S&P 500 extends year-opening run

Saturday, 13 Jan, 2018

The pause for stocks came as Treasury yields continued their upward climb, and the 10-year yield. Banks rose. The Standard & Poor's 500 was on pace for its first loss of 2018. The loss snapped the index's longest winning streak to start a year since 2010.

FOLLOWING THE MOMENTUM: Stocks have been steadily rising for more than a year as investors bask in an economy where countries around the world are finally all growing in sync. "I think this is going to be a better year for traders because you're going to get some volatility". The rise in rates moderated as the day progressed.

The gains for indexes marked a return to calm, after a whiff of nervousness wafted through markets a day earlier as interest rates rose. They make borrowing easier for companies and people, which greases the skids for economic growth. That makes dividend-paying stocks less attractive relative to bonds for investors seeking income.

Investors have always been preparing for a gradual increase in bond yields, and Hartman said stocks can keep climbing as long as rates do rise at a measured pace. The worry is that a surprise spike in inflation would force central banks to move more quickly on rates than investors expect and upset markets.

Amazon rose 1.8 percent and provided the biggest boost to the S&P and the Nasdaq.

Bond prices fell. The 10-year Treasury yield rose to 2.59 percent.

The rise in rates sent companies that pay big dividends to the biggest losses.

High-dividend stocks like real estate companies, utilities and makers of consumer products fell.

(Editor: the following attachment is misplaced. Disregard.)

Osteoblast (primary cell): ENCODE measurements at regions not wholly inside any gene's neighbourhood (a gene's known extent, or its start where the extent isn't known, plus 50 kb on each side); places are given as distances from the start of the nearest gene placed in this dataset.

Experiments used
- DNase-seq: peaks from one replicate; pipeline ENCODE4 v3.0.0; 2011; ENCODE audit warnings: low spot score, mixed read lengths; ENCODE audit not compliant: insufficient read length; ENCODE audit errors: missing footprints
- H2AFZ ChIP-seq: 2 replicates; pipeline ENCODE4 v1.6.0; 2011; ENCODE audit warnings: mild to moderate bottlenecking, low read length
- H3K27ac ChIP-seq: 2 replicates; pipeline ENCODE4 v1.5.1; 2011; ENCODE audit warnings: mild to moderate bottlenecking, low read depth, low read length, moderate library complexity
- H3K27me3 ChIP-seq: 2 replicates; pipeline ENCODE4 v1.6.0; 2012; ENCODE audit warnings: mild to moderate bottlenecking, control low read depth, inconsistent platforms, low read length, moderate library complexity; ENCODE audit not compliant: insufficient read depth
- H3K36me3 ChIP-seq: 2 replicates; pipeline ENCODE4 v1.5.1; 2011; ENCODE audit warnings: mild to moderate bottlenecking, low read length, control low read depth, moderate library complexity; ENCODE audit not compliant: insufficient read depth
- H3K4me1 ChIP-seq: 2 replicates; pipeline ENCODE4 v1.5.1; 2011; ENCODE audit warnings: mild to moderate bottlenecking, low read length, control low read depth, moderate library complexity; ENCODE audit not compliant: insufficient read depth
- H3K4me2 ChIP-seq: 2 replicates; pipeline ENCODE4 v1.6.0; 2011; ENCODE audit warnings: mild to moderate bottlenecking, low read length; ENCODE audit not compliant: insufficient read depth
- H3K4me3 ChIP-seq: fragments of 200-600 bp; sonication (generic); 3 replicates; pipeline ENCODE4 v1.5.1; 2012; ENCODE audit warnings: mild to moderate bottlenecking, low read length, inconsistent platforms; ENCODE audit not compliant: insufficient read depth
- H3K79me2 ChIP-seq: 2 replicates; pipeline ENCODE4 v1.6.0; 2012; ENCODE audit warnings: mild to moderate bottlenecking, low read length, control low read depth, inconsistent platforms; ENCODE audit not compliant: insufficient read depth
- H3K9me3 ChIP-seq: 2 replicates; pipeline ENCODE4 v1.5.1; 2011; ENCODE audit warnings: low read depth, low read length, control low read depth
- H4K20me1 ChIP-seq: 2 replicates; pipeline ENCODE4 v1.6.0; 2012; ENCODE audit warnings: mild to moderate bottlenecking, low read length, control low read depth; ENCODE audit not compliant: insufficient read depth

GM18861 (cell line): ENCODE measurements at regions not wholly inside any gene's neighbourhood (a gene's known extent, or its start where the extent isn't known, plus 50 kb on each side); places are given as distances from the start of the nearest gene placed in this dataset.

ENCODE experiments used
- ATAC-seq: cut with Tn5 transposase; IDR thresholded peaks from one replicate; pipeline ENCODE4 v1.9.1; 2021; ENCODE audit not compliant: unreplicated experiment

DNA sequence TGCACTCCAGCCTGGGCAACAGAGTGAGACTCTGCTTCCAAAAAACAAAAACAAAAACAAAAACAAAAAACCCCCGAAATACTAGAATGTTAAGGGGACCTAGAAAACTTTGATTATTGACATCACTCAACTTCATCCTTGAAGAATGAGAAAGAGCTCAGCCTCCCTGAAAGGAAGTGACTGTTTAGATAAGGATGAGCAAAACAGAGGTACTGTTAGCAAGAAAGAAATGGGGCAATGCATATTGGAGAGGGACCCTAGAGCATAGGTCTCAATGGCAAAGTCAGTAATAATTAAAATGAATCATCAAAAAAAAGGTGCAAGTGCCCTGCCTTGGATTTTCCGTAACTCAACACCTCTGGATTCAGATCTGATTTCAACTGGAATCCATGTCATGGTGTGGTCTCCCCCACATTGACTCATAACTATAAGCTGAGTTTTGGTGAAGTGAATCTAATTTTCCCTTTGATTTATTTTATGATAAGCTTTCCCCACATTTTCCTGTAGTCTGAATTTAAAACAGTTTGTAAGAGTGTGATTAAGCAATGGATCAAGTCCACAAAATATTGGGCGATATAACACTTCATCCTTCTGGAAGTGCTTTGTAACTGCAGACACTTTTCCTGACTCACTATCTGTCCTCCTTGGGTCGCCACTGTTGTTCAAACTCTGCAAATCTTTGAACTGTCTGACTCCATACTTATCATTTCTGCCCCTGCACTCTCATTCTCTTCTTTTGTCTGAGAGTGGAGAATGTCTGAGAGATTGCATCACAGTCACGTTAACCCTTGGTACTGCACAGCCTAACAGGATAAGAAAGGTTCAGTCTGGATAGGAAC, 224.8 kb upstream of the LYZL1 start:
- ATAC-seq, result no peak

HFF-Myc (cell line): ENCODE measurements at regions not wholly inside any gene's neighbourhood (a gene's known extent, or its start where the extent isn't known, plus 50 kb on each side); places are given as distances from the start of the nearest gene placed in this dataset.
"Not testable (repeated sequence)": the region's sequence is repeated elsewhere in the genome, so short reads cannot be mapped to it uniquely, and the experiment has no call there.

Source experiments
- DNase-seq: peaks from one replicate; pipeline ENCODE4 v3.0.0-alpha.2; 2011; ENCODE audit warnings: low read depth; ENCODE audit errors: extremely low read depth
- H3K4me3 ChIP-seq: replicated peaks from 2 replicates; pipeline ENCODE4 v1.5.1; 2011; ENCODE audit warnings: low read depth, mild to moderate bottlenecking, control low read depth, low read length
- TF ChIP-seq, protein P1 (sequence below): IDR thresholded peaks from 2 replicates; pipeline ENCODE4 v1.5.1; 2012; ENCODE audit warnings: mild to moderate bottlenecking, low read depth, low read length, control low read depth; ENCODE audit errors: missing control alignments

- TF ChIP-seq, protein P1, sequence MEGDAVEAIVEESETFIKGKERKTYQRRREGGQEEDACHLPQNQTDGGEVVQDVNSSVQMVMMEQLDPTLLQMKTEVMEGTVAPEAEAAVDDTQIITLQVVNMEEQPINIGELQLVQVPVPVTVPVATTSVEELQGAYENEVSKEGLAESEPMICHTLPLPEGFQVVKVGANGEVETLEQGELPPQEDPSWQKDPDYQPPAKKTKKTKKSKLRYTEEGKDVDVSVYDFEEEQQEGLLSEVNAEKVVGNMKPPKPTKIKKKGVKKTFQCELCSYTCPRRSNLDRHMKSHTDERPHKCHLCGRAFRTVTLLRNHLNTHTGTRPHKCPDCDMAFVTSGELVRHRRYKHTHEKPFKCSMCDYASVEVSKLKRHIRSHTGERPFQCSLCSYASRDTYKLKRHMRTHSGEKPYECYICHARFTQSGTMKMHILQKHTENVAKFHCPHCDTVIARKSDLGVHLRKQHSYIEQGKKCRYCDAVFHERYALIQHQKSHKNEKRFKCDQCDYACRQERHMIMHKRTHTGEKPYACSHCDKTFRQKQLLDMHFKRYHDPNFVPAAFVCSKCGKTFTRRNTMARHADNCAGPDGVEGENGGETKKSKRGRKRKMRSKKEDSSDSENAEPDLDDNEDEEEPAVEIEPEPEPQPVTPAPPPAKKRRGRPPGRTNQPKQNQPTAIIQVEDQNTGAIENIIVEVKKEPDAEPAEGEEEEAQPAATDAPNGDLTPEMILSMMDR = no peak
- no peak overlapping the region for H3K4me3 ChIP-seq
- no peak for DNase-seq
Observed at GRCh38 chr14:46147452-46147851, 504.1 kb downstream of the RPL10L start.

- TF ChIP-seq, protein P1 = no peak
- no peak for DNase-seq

Strategists at Goldman Sachs say the tax overhaul will contribute more than a third of the expected 14 percent growth they're forecasting for S&P 500 earnings per share.

The Nasdaq composite rose 49.28, or 0.7 percent, to 7,261.06.

The S&P 500 is up 112.63 points, or 4.2 percent. It credited stronger demand and fares.

On the economic front, US import prices ticked up 0.1 percent in December, the Labor Department reported Wednesday, following a 0.8-percent rise the previous month.

Retailers led the way after a government report confirmed that the holiday shopping season was a strong one, with retail sales rising 0.4 percent last month following a 0.9 percent surge in November.

The Russell 2000 is up 56.46 points, or 3.7 percent. On the Nasdaq, 1,864 issues rose and 920 fell.

COMMODITIES: Benchmark U.S. crude oil rose 24 cents to $61.97 per barrel. Brent crude, the global standard, rose $1.04 to settle at $68.82 per barrel.

Bank stocks were helped by a rise in Treasury yields after underlying US consumer prices for December posted the biggest gain in 11 months, signaling a pickup in inflation.

The Dow Jones industrial average lost 19 points, or 0.1 percent, to 25,366.